TUNG’S TRAVEL JOURNAL: Welcome to Man Bag World

Senior Manson Tung is teaching at Hong Kong Summerbridge, a sister organization to Breakthrough Sacramento. During his stay he will regularly blog about his travels and experiences.

I have multiple strange addictions: colognes, my cell phone, kimchee, iced water, espresso and man bags. Of my aforementioned obsessions, I continually receive the most flack for the latter. Even amongst my closest friends, I get withering looks whenever I carry my favorite rucksack, satchel, messenger bag, man bag or, as my friend senior Jake Sands would call it, “your man purse.”

So one of the first things one would notice upon arriving in Hong Kong is the ubiquity of man bags. While back home in the U.S. they are usually relegated to the most hipster guys (or the most comfortable in their masculinity), generally I find the post-40 crowd who have already sired multiple children to be the most receptive Americans. However, in Hong Kong almost every man/boy older than 11 carries one.

A subway goer wears a black leather messenger bag, the "typical Hong Kong bag."
Photo by Manson Tung
A subway user carries a black leather messenger bag, the “typical Hong Kong bag.”

I think there are three main factors at work here. First, Hong Kong is one of the most intensely cosmopolitan cities in the world, and as such it was a beach head for the creation of the Asian metrosexual male, otherwise known as the male yuppie. Young, high-earning, professional and not tied down with kids, he pours that excess income into clothing and personal maintenance. In a city with over 7 million people, it takes effort to get noticed.

In addition to a large yuppie population, Hong Kongers lack a major expense that we Californians have – our cars. Without a two-ton hunk of metal shuttling them around the city, guys here have no choice but to throw their headphones, gum, umbrellas (you don’t want your lady getting drenched in the torrential tropical rain) and face masks with them in their bags (more on the Asian fascination with facial protection later).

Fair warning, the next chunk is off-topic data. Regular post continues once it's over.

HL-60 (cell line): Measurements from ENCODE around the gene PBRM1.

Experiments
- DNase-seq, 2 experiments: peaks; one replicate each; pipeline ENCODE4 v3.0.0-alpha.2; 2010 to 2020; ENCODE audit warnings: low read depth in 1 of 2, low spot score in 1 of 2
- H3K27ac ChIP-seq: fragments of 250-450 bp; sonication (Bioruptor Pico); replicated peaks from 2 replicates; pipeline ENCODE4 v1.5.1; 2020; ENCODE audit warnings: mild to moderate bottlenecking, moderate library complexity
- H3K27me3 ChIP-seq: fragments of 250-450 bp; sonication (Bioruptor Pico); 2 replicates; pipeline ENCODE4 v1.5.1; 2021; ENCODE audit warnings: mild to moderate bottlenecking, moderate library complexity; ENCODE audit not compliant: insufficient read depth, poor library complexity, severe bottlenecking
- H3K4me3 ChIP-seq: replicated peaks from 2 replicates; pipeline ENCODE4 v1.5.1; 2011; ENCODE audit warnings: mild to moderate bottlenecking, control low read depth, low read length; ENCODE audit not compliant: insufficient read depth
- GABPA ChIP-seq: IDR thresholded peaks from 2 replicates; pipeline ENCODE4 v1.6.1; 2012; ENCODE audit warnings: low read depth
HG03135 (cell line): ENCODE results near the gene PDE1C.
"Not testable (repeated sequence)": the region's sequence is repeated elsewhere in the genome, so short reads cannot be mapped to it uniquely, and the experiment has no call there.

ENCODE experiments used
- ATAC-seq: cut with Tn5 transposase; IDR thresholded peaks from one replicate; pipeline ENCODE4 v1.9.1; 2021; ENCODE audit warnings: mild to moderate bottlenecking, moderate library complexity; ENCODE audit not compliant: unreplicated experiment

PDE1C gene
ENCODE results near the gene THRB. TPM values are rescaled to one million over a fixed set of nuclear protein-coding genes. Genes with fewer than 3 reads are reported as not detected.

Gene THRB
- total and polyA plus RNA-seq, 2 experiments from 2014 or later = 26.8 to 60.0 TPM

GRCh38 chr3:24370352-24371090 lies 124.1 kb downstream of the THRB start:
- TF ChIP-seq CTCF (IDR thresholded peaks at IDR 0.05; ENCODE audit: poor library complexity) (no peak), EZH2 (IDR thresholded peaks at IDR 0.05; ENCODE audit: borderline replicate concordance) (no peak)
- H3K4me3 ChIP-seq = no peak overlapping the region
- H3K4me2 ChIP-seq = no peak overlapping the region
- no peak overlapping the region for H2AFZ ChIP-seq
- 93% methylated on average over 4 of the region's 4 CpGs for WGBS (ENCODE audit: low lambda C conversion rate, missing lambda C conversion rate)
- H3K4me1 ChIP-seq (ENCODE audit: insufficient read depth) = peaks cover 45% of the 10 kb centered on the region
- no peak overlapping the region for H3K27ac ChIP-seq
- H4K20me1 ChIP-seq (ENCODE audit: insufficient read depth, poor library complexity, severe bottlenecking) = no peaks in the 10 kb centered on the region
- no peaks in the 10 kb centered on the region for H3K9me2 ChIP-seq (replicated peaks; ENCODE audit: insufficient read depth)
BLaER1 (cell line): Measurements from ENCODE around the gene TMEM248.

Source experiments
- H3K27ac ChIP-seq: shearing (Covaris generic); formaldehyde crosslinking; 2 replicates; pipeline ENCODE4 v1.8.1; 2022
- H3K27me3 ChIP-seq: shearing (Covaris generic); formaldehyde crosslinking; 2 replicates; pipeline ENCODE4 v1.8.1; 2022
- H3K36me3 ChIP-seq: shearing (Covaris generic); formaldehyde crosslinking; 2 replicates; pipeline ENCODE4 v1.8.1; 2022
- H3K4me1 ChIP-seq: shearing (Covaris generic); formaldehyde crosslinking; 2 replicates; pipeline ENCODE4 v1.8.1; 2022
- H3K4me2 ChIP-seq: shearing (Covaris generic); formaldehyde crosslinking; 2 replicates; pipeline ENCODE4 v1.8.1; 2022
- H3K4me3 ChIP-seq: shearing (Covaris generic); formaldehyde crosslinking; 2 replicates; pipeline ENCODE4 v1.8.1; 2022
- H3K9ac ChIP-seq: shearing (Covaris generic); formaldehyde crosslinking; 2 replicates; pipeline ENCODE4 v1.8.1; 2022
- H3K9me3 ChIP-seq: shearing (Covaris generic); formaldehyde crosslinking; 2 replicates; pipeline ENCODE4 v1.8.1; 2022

Finally, the man bag is infinitely functional. In a city where men are arguably the more profligate spenders and customers loathe paying the 10-cent surcharge (.014 USD, that’s right only slightly more than a penny. Hey, I never told you the Asian stereotype of thrift was a lie!) on plastic bags, the man bag becomes the vehicle of choice to carry anything and everything.

It’s not just tourists and yuppies either. It’s commonly known that Hong Kong gangsters carry designed man-clutches stuffed to the brim with cash.

Therefore I have some advice for my compatriots back in America: get on the man bag train. Yes, we have cars in America. But it is far more convenient to simply fling a satchel over your shoulder. Furthermore, when you travel, a man bag is much safer than a backpack (no pesky scam artists to blindside you).

Until then, I will continue to hoard my burgeoning collection of messenger bags, in anticipation of the day when Americans will finally accept that bags are not only fashionable and utilitarian but also masculine.

Another user carries a Louis Vuitton satchel with navy blue accents.
Photo by Manson Tung
Another user carries a Louis Vuitton satchel with navy blue accents.
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